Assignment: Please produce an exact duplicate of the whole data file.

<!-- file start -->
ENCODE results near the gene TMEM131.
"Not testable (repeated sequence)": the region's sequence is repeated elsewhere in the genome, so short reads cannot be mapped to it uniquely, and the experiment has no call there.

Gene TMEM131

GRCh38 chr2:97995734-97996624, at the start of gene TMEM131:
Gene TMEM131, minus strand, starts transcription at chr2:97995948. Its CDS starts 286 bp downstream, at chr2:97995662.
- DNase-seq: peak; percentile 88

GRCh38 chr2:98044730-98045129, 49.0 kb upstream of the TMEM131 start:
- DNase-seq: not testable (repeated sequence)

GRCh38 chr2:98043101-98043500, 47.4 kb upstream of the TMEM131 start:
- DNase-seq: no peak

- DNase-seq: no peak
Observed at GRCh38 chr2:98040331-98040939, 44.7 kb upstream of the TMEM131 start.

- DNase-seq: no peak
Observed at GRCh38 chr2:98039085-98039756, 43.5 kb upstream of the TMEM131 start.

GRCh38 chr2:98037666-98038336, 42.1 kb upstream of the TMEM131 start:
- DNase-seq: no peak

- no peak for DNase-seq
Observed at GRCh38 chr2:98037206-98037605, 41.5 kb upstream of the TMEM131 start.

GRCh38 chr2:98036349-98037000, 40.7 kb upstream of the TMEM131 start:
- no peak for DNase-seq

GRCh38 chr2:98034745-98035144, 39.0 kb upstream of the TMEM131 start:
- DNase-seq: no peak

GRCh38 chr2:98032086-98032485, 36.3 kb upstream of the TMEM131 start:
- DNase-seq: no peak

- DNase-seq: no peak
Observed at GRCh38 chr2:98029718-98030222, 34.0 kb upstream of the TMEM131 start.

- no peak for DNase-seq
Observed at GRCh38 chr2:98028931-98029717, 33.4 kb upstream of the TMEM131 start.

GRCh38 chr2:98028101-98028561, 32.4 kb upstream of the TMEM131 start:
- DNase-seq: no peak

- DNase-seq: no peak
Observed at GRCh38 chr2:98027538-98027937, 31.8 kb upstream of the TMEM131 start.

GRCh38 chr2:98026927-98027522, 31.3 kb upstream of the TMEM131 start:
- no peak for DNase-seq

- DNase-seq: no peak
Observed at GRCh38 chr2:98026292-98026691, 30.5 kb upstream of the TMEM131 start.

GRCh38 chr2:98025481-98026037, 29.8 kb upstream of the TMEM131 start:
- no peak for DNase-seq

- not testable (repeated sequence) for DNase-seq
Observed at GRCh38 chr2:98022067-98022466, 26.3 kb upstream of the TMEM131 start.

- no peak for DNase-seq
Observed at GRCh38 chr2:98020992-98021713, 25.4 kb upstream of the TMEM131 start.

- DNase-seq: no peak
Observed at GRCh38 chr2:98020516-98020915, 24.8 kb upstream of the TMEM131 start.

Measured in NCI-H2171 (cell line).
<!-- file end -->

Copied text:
ENCODE results near the gene TMEM131.
"Not testable (repeated sequence)": the region's sequence is repeated elsewhere in the genome, so short reads cannot be mapped to it uniquely, and the experiment has no call there.

Gene TMEM131

GRCh38 chr2:97995734-97996624, at the start of gene TMEM131:
Gene TMEM131, minus strand, starts transcription at chr2:97995948. Its CDS starts 286 bp downstream, at chr2:97995662.
- DNase-seq: peak; percentile 88

GRCh38 chr2:98044730-98045129, 49.0 kb upstream of the TMEM131 start:
- DNase-seq: not testable (repeated sequence)

GRCh38 chr2:98043101-98043500, 47.4 kb upstream of the TMEM131 start:
- DNase-seq: no peak

- DNase-seq: no peak
Observed at GRCh38 chr2:98040331-98040939, 44.7 kb upstream of the TMEM131 start.

- DNase-seq: no peak
Observed at GRCh38 chr2:98039085-98039756, 43.5 kb upstream of the TMEM131 start.

GRCh38 chr2:98037666-98038336, 42.1 kb upstream of the TMEM131 start:
- DNase-seq: no peak

- no peak for DNase-seq
Observed at GRCh38 chr2:98037206-98037605, 41.5 kb upstream of the TMEM131 start.

GRCh38 chr2:98036349-98037000, 40.7 kb upstream of the TMEM131 start:
- no peak for DNase-seq

GRCh38 chr2:98034745-98035144, 39.0 kb upstream of the TMEM131 start:
- DNase-seq: no peak

GRCh38 chr2:98032086-98032485, 36.3 kb upstream of the TMEM131 start:
- DNase-seq: no peak

- DNase-seq: no peak
Observed at GRCh38 chr2:98029718-98030222, 34.0 kb upstream of the TMEM131 start.

- no peak for DNase-seq
Observed at GRCh38 chr2:98028931-98029717, 33.4 kb upstream of the TMEM131 start.

GRCh38 chr2:98028101-98028561, 32.4 kb upstream of the TMEM131 start:
- DNase-seq: no peak

- DNase-seq: no peak
Observed at GRCh38 chr2:98027538-98027937, 31.8 kb upstream of the TMEM131 start.

GRCh38 chr2:98026927-98027522, 31.3 kb upstream of the TMEM131 start:
- no peak for DNase-seq

- DNase-seq: no peak
Observed at GRCh38 chr2:98026292-98026691, 30.5 kb upstream of the TMEM131 start.

GRCh38 chr2:98025481-98026037, 29.8 kb upstream of the TMEM131 start:
- no peak for DNase-seq

- not testable (repeated sequence) for DNase-seq
Observed at GRCh38 chr2:98022067-98022466, 26.3 kb upstream of the TMEM131 start.

- no peak for DNase-seq
Observed at GRCh38 chr2:98020992-98021713, 25.4 kb upstream of the TMEM131 start.

- DNase-seq: no peak
Observed at GRCh38 chr2:98020516-98020915, 24.8 kb upstream of the TMEM131 start.

Measured in NCI-H2171 (cell line).